While there are lots of different motorcycles available, riders must select one that best meets their needs. The type of riding, the biker’s size, and budget constraints all enter the picture when selecting a motorcycle. That means riders need to understand a few basics before shopping.
Selecting a Bike that Fits
When trying to find a motorcycle, bike shoppers must pay close attention to the height and weight of any bike they’re considering. Heavy bikes with a high center of gravity are not the best choice for a rider who expects to spend most of their riding time commuting in a big city. A light, agile bike might be a better choice for that type of riding. In addition, when bikes are too heavy for a specific rider, riders may experience problems maneuvering in a variety of situations.
Conversely, riders who intend to spend a lot of time touring the country on a bike will want one that’s comfortable and easy to ride for long periods of time. Cruisers and touring bikes may be the best options for those riders. Those bikes are larger, heavier, and have the power, comfort, and fuel capacity necessary to cruise at highway speeds for hours.
Power vs. Practicality
The majority of riders think they need a bike with lots of power. However, new riders are encouraged to start with bikes that don’t have too much power. New riders can easily get into trouble if the bike they’re riding has more power than they’re able to control. Even experienced riders often fall into the horsepower trap. There is no need for a commuter bike to have 100 horsepower or more. In addition, 60 or 70 horsepower in a sport bike is a lot different than that same power in a touring bike. If you’re unsure how to gauge the power you need, take the time to discuss your anticipated riding with an expert before choosing a bike.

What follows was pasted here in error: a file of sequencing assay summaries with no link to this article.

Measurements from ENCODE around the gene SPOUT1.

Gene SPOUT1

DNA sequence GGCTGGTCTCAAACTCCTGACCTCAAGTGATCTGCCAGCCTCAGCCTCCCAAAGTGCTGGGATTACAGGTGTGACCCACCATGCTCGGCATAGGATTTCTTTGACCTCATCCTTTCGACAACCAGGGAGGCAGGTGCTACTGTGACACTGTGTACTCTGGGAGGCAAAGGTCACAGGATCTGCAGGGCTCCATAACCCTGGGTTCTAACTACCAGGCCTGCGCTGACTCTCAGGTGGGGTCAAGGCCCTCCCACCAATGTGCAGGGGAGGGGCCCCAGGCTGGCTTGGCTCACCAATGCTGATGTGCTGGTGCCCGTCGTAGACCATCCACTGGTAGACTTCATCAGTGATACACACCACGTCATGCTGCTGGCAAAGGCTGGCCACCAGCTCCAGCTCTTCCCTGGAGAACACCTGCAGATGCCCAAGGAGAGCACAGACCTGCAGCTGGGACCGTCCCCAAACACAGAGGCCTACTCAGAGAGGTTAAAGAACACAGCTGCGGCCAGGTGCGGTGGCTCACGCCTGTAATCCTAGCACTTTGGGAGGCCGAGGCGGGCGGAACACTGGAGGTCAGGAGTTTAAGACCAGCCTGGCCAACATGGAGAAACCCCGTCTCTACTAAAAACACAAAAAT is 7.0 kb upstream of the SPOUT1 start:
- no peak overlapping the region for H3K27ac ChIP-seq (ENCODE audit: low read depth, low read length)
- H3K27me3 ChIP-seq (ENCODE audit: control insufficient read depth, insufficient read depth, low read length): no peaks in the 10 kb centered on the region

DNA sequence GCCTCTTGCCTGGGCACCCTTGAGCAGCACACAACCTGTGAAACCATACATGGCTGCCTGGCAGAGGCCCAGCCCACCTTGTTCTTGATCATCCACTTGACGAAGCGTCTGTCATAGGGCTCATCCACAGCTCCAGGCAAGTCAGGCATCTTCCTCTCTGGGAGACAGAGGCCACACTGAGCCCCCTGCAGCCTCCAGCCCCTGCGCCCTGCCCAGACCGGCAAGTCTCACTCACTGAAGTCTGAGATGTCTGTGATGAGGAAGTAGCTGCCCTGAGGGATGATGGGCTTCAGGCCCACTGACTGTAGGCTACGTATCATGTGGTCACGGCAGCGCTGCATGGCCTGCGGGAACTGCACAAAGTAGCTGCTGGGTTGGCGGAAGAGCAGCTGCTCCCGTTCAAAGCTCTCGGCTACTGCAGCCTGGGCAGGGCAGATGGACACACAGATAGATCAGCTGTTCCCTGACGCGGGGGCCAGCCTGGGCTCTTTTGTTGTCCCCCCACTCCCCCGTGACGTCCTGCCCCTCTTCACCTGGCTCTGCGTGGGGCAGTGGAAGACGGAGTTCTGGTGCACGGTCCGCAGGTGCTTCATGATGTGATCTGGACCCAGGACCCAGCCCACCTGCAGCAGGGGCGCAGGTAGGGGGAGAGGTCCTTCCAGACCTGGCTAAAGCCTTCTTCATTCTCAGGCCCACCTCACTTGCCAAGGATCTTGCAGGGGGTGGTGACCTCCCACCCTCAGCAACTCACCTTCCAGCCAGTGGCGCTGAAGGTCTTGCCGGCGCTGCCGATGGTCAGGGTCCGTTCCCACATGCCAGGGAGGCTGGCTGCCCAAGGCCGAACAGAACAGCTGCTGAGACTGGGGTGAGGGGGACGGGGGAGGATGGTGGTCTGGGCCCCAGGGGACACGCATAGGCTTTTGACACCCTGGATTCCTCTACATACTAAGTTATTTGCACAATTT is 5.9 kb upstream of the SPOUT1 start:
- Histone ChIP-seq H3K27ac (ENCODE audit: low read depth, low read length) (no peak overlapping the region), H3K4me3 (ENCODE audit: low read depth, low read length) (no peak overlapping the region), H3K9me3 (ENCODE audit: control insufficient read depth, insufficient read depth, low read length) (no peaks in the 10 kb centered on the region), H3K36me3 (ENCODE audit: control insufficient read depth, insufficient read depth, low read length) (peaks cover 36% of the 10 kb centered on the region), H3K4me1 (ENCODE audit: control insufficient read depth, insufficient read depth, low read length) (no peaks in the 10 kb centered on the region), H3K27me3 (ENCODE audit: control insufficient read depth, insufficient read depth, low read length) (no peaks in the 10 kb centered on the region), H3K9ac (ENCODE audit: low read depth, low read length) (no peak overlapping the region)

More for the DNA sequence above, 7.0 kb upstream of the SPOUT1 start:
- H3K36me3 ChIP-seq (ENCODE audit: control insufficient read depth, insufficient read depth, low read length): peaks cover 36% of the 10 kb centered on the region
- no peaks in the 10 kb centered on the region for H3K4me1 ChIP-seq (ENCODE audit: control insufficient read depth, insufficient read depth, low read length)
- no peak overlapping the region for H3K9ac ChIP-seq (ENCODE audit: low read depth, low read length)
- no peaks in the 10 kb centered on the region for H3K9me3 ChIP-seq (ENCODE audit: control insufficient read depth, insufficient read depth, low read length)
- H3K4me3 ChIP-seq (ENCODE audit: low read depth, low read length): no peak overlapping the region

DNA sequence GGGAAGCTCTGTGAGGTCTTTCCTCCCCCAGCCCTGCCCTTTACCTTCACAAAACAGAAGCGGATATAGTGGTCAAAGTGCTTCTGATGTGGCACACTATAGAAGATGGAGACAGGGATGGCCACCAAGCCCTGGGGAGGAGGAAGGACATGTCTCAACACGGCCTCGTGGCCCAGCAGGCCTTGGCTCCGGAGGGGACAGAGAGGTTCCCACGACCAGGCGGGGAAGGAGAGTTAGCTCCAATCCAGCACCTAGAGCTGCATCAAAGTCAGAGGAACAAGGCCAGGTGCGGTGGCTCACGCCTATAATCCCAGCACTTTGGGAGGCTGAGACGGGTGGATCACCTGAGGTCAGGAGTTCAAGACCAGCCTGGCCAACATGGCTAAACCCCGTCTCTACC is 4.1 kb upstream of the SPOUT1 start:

Spotting Problem Bikes
The majority of bike dealers don’t want problem bikes on the lots. As a rule, they won’t carry bikes that have been badly damaged or are in need of major repairs. It’s simply not in the dealer’s best interests to sell problem bikes, especially to a new rider. However, it’s still a good idea to ask the dealer about a bike’s history prior to making any purchase.
There are relatively easy ways to spot bikes that haven’t been taken care of properly or that have suffered damage. New parts, like brake and clutch handles, pegs, and mirrors, suggest it’s a good idea to look closely at a bike’s history. Replaced parts indicate prior damage that needs to be explained.
Good bikes are not cheap. They shouldn’t be. Riders want to be confident their bikes are safe and will last for years to come. Before shopping, determine how much you can afford to spend on a bike. Once you’ve determined a budget, start exploring what that budgeted amount will buy. If you can afford a new bike, fine. If not, there are quality used bikes available at a dealer near you.